The comment by McChristian to which I refer, took place on camera as CBS was producing its famous documentary on General Westmoreland and MACV: "CBS Reports, the Uncounted EnemyA Vietnam Deception." In Westmoreland's lawsuit afterward, the prosecution deposed McChristian on the question of whether or not Westmoreland had lied. They regretted doing that, as the intelligence chief, under oath, told the truth, and said that lying about the enemy violated the West Point mottoduty, honor, country. For the first time in history, one West Point graduate accused another of doing something "dishonorable."

But the comment I am thinking about took place during the production of the CBS documentary. In that on camera setting, McChristian refused to answer whether or not Westmoreland had lied. He agreed, however, to address the issue if the question was posed to him in this way: producer George Crile asked, "What does it mean to lie about the enemy in a time of war?" This was McChristian's answer: "It jeopardizes not only the lives of the soldiers on the battlefield, but also the future liberty of your people at home." It is my heartfelt hope that my editor was wrong, and that I do not have to explain the meaning and eloquence of McChristian's response.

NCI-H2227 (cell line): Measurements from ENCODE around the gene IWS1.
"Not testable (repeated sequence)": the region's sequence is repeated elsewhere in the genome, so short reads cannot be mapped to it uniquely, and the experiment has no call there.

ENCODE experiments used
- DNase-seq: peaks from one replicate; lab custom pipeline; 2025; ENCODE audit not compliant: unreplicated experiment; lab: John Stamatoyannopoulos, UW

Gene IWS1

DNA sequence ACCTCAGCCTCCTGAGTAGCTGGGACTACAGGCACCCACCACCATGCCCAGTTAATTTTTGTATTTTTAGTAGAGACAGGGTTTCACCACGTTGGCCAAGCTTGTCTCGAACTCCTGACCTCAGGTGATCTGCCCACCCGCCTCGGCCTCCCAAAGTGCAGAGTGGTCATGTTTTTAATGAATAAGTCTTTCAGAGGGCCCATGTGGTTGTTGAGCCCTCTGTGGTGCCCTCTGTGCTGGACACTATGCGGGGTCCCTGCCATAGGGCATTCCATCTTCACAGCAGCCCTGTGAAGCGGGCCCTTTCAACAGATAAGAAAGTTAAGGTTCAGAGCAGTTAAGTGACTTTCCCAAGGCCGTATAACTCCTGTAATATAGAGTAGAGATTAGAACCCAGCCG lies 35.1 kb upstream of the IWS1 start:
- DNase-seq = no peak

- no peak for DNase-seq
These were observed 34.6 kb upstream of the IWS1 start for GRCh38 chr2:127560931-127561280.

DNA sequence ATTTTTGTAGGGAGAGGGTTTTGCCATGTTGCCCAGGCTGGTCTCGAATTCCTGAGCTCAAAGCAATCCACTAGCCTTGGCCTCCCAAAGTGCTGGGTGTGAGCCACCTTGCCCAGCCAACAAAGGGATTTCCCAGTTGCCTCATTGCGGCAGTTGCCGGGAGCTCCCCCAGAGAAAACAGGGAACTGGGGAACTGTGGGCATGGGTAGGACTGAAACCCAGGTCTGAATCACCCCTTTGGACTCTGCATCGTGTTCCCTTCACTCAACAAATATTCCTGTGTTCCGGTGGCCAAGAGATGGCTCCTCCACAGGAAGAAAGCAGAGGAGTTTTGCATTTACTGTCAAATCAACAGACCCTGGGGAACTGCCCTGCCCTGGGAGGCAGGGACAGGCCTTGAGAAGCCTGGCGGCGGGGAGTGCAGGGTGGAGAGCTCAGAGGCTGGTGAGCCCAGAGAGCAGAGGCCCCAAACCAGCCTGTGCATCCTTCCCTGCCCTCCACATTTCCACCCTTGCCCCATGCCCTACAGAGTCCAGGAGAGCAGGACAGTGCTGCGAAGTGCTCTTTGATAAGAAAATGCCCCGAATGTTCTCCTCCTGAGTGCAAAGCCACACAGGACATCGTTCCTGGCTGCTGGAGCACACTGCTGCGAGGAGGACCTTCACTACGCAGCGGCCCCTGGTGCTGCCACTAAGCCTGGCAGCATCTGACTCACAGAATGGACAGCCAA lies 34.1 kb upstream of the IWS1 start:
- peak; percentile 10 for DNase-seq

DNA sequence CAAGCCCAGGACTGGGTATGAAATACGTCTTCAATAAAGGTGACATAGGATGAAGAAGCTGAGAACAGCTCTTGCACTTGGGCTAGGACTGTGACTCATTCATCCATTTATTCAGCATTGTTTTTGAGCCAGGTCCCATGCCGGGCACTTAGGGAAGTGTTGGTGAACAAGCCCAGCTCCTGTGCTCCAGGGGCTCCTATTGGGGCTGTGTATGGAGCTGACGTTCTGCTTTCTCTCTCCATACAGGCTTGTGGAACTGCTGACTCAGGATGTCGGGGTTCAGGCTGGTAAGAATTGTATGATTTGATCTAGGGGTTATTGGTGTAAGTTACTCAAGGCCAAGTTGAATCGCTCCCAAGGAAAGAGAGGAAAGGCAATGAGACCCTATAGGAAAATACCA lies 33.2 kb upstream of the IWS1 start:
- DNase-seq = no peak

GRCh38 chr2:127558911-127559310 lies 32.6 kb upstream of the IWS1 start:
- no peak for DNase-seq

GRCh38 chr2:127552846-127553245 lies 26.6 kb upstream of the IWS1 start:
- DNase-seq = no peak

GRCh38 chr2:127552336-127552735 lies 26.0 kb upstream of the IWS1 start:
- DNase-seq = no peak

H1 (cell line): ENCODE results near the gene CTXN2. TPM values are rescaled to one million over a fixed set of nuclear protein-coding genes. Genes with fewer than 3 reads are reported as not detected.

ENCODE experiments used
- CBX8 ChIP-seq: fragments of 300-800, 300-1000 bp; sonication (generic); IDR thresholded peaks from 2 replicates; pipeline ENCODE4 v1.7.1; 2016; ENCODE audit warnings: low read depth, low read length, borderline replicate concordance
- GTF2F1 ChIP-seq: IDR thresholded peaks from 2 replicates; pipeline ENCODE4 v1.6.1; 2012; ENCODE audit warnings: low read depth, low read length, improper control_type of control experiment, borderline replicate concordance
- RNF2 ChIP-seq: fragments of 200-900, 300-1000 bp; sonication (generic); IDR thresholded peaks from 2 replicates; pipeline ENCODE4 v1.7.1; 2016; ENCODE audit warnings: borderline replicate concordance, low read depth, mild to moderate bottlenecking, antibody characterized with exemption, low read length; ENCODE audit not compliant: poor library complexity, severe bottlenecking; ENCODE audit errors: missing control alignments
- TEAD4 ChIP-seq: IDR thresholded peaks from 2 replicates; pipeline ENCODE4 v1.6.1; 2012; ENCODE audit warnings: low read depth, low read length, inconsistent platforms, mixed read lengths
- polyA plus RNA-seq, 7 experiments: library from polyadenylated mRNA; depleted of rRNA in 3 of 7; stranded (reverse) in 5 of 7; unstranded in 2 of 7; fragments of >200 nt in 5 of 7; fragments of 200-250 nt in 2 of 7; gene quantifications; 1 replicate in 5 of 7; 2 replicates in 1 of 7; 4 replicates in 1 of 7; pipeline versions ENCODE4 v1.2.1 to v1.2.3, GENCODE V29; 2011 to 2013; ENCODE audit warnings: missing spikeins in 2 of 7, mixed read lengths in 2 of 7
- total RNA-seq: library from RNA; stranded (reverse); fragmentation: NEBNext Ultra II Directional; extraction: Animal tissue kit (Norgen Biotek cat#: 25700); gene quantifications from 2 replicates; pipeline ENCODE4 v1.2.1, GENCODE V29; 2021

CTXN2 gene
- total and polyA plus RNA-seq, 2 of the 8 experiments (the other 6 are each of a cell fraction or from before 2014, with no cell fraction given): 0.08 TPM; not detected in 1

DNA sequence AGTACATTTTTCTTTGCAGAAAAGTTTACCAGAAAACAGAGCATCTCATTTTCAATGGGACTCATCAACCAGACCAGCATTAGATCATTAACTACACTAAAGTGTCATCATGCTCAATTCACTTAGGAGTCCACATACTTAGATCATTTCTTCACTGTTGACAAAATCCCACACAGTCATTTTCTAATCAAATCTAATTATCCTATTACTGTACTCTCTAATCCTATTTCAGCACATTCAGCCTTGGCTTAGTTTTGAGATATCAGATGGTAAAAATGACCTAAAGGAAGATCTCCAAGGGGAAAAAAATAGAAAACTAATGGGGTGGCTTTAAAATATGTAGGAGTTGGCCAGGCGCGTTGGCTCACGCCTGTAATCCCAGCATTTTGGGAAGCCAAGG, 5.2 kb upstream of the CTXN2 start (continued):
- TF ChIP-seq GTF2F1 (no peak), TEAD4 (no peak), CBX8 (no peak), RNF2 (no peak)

I am really looking forward to the reissue of JFK and Vietnam.

That is such an important book in the field. In many ways its still the best book on the subject.

It caused a real sea change in thinking about Kennedy vs Johnson in Vietnam. And it was a key influence for Oliver Stone and his film JFK.
One clear memory I have of my childhood was looking at our black and white TV in our small lower floor TV room in the Boston suburbs in 1966 and seeing a major network news reporter say "General Westmoreland assures us we are winning the war in Viet Nam" and then giving body count statistics.
Newman's latest update.

Quote:The revised edition of "Where Angels Tread Lightly" is now available at the CreateSpace eStore:

The revised edition will not be available at the main Amazon site until 3-5 business days from todaythe earliest 1/19/17 and the latest 1/23/17. Do not buy a copy from the main Amazon site until you see the front cover with "REVISED EDITION" on it.

Those who do not want to purchase the revised edition can print out this note on the 2017 chang
es to fold and place inside their book: